Metacafe Loses Marketing VP Campa
The move comes as Metacafe seeks to boost ad sales efforts and focus on building a new wiki-like platform that allows users to edit metadata around videos to improve video search and monetization.
Campa, who joined Metacafe in 2006, will continue to work with the company on a consulting basis. But as Metacafe increasingly focuses on monetization rather than marketing, her responsibilities will be spread among marketing, product, and content operations departments.
Campa's imminent departure follows that of Ido Safruti, another member of Metacafe's executive team and general manager of its Tel Aviv office, earlier this month. Safruti's exit was part of a reorganization within the office that also included cutting less than 10% of the 70 employees there, according to Michelle Cox, a spokesperson for Metacafe.
Yaron Finkel, vice president of research and development, has assumed Safruti's responsibilities.
Founded in the Israeli capital five years ago, Metacafe has since moved its headquarters to Palo Alto, Calif. and opened a New York branch. The company has about 20 U.S. employees.
"We're building out our media business and growing ad sales revenue by becoming the premiere destination for creators of short-form content," Cox said. To that end, the company plans to double sales staff to about 12 in Palo Alto and New York.
All video sites, including category leader YouTube, are struggling with how to monetize inventory while satisfying advertisers and users. "Advertisers don't necessarily feel comfortable advertising around user-generated content, and by the time they do, it may be too late," said Bobby Tulsiani, a JupiterResearch analyst who covers online video.
Metacafe has the added challenge of competing directly in short-form video with YouTube, the tenth-most-visited property on the Web. YouTube had a U.S. audience of 66.2 million compared to 5.9 million for Metacafe in May, according to comScore. But Metacafe's worldwide audience is closer to 30 million.
In a report on YouTube competitors released Tuesday, Tulsiani categorized Metacafe among "Fast followers"--well-funded video sites competing for second place to YouTube by replicating key functions such as fast uploading, video tagging, and ratings.
"But those are just the table stakes," Tulsiani said. "If you get those right, then you can start differentiating."
In that vein, Metacafe is developing a collaborative platform to make it easier for users to describe and discuss videos online. That effort in turn will create more metadata, or descriptive terms, around videos to improve search and better target video advertising.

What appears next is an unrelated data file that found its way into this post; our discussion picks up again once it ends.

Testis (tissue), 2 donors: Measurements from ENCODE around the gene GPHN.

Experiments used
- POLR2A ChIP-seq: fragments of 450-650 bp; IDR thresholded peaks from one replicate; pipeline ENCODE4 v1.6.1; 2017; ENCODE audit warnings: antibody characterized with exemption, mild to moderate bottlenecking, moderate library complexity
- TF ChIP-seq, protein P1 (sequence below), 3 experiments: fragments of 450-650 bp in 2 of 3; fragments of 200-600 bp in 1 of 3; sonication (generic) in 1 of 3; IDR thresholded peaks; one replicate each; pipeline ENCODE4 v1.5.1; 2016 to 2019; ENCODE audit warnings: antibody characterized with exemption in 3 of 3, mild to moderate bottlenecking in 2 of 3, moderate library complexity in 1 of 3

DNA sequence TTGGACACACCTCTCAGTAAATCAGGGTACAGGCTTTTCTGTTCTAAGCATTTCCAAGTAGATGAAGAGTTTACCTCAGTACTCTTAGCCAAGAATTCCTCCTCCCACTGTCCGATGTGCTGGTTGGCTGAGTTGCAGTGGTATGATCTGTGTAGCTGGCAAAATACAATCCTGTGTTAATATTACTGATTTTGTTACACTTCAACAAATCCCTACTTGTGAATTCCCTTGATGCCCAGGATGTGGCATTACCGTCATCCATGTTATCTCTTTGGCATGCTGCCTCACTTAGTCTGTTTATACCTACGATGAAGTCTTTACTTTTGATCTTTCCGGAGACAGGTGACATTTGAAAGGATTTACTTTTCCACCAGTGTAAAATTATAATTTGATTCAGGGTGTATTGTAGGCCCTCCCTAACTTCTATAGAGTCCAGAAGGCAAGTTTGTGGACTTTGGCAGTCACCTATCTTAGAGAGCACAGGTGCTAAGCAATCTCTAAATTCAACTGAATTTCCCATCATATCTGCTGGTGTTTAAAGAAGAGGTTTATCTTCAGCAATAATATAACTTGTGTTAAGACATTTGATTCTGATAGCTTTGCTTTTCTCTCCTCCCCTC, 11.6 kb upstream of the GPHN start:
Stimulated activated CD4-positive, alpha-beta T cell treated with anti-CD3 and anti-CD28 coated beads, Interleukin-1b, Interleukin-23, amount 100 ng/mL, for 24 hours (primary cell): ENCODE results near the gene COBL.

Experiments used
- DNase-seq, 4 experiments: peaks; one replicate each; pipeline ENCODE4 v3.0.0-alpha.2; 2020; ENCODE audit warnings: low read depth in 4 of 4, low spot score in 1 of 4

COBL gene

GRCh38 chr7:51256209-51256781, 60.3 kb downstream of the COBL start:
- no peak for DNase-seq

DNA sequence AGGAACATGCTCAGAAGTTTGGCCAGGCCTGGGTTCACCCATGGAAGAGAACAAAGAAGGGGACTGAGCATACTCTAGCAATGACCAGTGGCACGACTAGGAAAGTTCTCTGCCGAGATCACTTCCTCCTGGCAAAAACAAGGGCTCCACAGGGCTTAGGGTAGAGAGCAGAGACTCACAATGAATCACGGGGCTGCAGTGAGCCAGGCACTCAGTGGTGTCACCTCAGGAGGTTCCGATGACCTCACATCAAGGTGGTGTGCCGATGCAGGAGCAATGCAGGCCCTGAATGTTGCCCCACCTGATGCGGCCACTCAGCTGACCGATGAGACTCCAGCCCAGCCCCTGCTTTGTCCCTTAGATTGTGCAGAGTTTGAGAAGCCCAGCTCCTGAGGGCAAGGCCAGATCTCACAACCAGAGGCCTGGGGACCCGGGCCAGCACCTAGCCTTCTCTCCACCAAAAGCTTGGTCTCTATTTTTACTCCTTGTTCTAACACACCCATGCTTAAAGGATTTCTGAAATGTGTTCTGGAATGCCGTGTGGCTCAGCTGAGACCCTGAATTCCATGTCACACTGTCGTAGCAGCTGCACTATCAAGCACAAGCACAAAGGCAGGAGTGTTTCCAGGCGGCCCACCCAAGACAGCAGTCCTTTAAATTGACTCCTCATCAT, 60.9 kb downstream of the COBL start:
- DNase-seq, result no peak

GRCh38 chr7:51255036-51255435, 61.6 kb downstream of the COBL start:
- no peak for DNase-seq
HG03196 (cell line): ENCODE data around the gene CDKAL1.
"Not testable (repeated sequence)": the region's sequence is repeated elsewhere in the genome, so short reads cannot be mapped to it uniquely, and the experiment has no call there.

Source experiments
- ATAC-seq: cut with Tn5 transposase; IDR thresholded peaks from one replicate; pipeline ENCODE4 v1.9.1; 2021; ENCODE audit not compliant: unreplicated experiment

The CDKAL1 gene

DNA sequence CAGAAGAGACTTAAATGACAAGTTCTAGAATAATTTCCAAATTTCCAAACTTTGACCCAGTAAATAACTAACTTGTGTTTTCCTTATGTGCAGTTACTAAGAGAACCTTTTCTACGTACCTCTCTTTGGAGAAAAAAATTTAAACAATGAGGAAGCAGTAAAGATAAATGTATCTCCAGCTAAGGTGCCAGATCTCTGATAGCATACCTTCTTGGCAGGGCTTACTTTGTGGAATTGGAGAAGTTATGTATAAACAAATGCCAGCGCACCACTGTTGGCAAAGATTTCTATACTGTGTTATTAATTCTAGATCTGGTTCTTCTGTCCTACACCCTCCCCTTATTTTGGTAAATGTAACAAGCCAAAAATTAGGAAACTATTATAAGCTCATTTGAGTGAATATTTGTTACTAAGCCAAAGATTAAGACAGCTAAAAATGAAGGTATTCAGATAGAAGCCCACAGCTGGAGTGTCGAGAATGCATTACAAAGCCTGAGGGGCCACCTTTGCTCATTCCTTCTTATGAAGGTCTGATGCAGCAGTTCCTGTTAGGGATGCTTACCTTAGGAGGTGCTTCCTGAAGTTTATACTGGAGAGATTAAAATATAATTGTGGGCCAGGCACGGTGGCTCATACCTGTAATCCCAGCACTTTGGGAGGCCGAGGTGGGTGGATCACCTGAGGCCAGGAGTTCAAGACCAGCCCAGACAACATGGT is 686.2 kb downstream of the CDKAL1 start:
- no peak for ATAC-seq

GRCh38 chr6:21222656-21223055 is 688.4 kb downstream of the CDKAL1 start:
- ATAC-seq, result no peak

"Video search has not been solved," said Tulsiani. "The more you can refine and make search results more relevant, absolutely that helps you."
Earlier this month, Metacafe also launched a larger media player (614 x 554 pixels) and added several new content channels including a promotional site for "The Incredible Hulk" that lets users create mash-ups with clips from the recently released movie.
Other new content partners on Metacafe include Wannahaves, aniBoom, Comedy.com and Howcast Media. The channels reflect efforts to carve out advertiser-friendly areas offering mostly professional, niche content geared to young viewers.
However, Metacafe has no plans to shift away from short-form video, and maintains its Producer Rewards program, which compensates independent contributors based on the popularity of their videos. To date, the initiative has paid out $1.2 million to video makers.
Like YouTube, Metacafe is betting on overlay ad units as the least intrusive and most lucrative type of advertising for video clips. So far, however, overlays have not commanded the higher CPMs of pre-roll video ads. "It's likely to take time for it to be as valuable a unit as pre-roll," Tulsiani said.
Jupiter forecasts the online video market to hit $2.3 billion in 2012, which will not support more than a handful of players besides YouTube. With a total of $45 million in venture backing to date from investors including Accel Partners and Benchmark Capital, Metacafe believes it has funding at least through 2010.